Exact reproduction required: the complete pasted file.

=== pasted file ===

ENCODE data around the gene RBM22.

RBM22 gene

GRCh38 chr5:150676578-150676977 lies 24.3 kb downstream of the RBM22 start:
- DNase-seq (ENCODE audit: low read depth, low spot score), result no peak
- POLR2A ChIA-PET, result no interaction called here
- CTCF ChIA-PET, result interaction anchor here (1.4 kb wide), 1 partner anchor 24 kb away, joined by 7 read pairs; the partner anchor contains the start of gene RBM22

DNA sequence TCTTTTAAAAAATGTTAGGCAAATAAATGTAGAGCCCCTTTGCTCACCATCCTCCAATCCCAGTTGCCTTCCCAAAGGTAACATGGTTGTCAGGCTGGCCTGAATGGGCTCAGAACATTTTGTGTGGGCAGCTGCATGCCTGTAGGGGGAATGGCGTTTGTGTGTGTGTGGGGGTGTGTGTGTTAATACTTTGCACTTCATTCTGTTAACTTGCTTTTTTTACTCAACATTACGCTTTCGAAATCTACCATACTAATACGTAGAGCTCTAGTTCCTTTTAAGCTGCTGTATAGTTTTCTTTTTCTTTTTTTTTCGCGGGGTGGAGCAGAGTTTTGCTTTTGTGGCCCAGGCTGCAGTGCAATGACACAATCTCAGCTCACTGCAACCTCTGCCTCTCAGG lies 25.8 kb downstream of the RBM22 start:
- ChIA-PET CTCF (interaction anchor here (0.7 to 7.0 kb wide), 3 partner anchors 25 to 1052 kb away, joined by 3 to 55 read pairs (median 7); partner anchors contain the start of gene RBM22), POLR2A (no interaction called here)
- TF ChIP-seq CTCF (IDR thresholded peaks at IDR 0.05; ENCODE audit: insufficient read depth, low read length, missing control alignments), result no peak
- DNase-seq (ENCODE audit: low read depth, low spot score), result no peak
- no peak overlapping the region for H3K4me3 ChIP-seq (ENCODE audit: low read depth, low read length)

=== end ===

ENCODE data around the gene RBM22.

RBM22 gene

GRCh38 chr5:150676578-150676977 lies 24.3 kb downstream of the RBM22 start:
- DNase-seq (ENCODE audit: low read depth, low spot score), result no peak
- POLR2A ChIA-PET, result no interaction called here
- CTCF ChIA-PET, result interaction anchor here (1.4 kb wide), 1 partner anchor 24 kb away, joined by 7 read pairs; the partner anchor contains the start of gene RBM22

DNA sequence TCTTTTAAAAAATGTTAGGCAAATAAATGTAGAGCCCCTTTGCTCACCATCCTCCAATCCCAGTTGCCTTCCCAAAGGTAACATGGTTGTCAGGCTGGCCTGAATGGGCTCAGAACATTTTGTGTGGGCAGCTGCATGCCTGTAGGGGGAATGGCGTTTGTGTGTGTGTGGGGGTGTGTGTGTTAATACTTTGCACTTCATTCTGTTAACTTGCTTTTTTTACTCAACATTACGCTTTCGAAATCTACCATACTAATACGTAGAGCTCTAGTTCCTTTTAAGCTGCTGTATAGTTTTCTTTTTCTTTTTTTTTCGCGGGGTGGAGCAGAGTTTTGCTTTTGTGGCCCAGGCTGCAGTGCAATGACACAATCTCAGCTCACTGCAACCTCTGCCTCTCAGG lies 25.8 kb downstream of the RBM22 start:
- ChIA-PET CTCF (interaction anchor here (0.7 to 7.0 kb wide), 3 partner anchors 25 to 1052 kb away, joined by 3 to 55 read pairs (median 7); partner anchors contain the start of gene RBM22), POLR2A (no interaction called here)
- TF ChIP-seq CTCF (IDR thresholded peaks at IDR 0.05; ENCODE audit: insufficient read depth, low read length, missing control alignments), result no peak
- DNase-seq (ENCODE audit: low read depth, low spot score), result no peak
- no peak overlapping the region for H3K4me3 ChIP-seq (ENCODE audit: low read depth, low read length)